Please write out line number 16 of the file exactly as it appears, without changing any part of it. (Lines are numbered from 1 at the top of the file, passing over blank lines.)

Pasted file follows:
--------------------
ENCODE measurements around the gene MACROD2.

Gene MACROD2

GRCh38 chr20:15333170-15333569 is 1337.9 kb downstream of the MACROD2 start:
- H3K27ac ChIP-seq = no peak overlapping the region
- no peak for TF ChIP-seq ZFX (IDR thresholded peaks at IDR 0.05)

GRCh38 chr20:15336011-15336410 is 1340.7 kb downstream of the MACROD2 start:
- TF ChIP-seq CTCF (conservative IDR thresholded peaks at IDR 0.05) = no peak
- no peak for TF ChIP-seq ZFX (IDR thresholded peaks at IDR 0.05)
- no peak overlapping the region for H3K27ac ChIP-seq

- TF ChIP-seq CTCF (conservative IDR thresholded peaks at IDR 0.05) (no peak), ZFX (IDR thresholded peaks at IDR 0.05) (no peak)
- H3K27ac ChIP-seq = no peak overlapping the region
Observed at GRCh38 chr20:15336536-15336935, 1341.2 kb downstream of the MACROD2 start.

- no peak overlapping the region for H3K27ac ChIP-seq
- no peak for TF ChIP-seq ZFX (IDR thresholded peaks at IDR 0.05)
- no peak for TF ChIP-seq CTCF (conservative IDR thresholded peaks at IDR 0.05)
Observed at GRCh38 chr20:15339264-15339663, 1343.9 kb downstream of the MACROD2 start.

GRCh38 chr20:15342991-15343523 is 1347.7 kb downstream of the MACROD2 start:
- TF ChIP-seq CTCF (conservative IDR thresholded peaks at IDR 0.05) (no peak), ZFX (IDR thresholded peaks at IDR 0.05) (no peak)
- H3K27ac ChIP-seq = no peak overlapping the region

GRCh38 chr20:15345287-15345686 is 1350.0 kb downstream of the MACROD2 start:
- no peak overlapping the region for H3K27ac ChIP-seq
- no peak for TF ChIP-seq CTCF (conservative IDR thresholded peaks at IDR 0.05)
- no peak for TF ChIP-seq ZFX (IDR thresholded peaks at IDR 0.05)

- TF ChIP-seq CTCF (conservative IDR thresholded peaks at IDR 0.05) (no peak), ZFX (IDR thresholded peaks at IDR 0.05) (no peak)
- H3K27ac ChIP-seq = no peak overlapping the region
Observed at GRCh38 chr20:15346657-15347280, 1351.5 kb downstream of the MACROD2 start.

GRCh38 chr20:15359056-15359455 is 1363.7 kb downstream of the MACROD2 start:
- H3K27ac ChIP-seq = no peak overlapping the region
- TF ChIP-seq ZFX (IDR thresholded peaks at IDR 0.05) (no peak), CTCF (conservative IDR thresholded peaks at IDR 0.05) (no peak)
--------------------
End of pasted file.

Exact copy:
Observed at GRCh38 chr20:15339264-15339663, 1343.9 kb downstream of the MACROD2 start.